Thursday 17 January 2019

Drug may be 'linked to birth defects in up to 400 children'

Epilim is used to treat epilepsy
Epilim is used to treat epilepsy
Eilish O'Regan

Eilish O'Regan

Up to 400 children may have suffered serious birth defects because their mother was not warned about the dangers of taking a drug to treat epilepsy and bi-polar disorder during pregnancy, it was claimed yesterday.

Sodium valproate (Epilim) is a drug licensed in Ireland for the treatment of epilepsy and bi-polar disorder.

Fetal valproate syndrome, or FACS, describes a syndrome that affects children born to women who were prescribed Epilim during pregnancy.

Children exposed to this drug in the womb have an 11pc chance of malformations at birth compared with 2-3pc in the general population, the support group FACS Forum Ireland warned.

Some 40pc of affected children experience developmental delay and are at three to five times greater risk of developing autism, autistic spectrum disorder and ADHD.

"Approximately 400 children may be affected by FACS in Ireland, but just 43 have a diagnosis from the genetics department in Our Lady's Hospital Crumlin," said the group.

They said they feared not all women were being made fully aware of the risks.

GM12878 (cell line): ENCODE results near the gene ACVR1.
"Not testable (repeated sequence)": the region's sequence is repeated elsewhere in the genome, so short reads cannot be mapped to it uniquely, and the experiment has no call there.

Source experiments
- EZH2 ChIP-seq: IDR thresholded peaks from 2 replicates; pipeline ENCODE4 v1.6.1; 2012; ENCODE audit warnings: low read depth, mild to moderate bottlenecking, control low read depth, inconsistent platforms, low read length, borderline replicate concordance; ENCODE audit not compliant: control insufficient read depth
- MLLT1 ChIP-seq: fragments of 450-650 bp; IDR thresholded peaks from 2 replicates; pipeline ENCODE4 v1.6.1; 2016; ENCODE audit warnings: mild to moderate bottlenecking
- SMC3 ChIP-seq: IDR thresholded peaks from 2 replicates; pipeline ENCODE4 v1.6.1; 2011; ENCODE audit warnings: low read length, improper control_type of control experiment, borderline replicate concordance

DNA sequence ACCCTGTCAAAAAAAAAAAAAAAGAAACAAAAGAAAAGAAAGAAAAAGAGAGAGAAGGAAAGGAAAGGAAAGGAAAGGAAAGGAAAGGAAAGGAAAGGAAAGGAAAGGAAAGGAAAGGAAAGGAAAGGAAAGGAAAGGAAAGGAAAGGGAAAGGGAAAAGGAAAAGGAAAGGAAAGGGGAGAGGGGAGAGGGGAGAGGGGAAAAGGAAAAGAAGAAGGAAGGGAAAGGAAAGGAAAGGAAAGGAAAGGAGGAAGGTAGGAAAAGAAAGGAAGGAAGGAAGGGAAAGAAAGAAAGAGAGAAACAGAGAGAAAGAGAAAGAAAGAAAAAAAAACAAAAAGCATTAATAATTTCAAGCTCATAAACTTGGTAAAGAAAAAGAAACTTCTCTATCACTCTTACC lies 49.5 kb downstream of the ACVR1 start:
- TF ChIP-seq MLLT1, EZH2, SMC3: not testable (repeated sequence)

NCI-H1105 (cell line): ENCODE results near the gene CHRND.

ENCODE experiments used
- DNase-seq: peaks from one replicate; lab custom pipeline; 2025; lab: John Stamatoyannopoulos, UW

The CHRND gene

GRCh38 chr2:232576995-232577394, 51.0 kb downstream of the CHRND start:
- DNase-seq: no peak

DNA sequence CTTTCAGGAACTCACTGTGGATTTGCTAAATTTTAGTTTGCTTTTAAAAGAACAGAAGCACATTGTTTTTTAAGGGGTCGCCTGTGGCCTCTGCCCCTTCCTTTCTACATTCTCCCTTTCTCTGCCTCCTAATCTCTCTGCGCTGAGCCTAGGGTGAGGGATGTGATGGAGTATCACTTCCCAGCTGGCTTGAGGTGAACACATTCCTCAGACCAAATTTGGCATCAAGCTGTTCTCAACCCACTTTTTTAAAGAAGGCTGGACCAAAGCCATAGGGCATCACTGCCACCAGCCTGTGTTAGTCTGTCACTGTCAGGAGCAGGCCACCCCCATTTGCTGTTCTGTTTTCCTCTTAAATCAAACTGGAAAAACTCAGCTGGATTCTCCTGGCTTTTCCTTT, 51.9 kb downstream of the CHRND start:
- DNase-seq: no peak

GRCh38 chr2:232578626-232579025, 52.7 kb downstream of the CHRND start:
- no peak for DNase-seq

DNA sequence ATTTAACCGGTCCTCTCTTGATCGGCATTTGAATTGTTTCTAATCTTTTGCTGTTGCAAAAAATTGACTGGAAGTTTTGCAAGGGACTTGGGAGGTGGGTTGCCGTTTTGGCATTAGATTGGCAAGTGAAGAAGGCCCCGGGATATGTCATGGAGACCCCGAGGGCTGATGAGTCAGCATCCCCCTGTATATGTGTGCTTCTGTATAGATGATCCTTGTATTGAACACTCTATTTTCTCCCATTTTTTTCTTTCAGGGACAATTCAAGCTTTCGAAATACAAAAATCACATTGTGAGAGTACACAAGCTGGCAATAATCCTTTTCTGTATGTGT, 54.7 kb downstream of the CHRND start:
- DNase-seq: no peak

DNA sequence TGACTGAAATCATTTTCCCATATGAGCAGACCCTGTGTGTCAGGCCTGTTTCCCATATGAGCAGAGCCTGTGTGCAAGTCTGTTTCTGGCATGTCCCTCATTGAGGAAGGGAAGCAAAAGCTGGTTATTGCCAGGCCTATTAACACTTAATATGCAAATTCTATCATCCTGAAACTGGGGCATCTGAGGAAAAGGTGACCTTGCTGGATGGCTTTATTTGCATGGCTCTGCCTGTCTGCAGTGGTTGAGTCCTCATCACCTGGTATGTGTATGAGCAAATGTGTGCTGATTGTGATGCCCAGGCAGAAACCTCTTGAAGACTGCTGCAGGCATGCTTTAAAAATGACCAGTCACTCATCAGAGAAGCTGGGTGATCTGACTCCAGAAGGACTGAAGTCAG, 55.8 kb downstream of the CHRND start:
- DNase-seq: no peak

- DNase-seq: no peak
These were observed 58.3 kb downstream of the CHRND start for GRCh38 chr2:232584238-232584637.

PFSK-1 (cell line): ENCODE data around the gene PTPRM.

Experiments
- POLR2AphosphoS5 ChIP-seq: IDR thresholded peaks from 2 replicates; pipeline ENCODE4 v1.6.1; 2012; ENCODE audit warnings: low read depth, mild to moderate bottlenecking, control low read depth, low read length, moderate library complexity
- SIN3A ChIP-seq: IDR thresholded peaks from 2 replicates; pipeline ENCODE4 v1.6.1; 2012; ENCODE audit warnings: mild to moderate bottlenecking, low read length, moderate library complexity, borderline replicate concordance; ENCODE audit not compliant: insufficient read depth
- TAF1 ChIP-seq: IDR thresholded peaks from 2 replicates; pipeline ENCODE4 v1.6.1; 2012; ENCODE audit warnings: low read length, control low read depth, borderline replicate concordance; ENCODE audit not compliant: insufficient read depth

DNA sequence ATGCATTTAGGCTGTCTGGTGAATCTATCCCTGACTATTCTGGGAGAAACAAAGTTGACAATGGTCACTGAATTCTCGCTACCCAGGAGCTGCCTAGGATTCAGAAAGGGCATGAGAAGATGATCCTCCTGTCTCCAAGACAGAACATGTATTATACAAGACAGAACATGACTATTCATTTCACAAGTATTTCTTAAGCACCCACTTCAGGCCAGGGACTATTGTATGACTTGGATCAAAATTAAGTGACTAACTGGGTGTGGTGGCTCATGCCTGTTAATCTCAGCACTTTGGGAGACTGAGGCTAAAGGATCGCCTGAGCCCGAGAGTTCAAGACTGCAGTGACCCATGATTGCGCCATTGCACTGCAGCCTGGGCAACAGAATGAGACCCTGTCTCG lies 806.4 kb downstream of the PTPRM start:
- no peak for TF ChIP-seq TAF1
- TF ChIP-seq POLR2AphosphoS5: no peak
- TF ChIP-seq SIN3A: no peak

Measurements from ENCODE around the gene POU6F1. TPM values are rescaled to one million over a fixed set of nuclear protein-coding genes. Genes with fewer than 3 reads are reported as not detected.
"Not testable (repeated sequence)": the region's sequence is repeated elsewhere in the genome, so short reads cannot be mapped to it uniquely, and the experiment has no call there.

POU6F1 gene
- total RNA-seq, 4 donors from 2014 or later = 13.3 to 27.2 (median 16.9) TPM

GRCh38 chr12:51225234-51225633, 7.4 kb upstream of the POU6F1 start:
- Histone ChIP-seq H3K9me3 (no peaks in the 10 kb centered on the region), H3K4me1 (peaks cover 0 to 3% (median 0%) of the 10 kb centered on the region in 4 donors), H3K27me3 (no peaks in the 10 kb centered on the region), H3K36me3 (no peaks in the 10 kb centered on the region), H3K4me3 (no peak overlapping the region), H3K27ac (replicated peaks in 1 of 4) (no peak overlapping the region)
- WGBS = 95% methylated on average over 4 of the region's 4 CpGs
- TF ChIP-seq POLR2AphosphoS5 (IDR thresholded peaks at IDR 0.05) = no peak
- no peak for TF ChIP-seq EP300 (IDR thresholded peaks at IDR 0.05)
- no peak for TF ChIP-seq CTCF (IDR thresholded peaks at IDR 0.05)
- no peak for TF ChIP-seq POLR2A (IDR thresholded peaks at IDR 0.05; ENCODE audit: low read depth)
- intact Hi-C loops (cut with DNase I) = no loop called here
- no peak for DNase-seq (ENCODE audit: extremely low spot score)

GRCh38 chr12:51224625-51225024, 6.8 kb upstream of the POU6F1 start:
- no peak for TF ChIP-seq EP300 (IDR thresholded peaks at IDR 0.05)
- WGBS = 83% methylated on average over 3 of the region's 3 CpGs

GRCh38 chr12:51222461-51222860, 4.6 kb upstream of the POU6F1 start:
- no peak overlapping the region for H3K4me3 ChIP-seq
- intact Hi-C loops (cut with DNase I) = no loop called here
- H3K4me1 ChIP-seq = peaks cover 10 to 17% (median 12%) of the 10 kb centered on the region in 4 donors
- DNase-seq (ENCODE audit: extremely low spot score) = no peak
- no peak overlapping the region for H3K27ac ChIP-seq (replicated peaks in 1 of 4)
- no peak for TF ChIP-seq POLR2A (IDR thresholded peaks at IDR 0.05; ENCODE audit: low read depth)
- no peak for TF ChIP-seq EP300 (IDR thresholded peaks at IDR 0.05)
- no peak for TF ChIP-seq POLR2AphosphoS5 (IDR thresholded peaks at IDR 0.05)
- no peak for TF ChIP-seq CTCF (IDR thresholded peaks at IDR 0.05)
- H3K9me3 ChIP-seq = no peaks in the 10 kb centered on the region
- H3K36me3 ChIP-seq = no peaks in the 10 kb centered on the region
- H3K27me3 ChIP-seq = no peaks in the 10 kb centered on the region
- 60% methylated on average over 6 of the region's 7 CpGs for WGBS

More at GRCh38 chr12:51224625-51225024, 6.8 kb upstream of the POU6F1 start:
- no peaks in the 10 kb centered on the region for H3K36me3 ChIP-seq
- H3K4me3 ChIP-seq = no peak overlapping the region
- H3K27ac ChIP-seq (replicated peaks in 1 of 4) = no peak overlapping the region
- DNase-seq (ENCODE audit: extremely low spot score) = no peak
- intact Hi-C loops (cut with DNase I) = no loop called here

In 2014, the European Medicines Agency strengthened the warnings and restrictions on the use of valproate in women and girls.

In 2017, they reviewed how these recommendations were being implemented due to concerns that EU member states were not implementing the recommendations properly.

"In February of this year, they issued additional instructions aimed at further tackling issues around reducing risk for women and girls of child bearing age," said the support group.

The parents called for a national study to identify how many children in Ireland are affected by FACS.

They also said an investigation into the historical use of valproate is needed as is a form of redress to meet the care needs of children who have been affected by the drug.

Irish Independent

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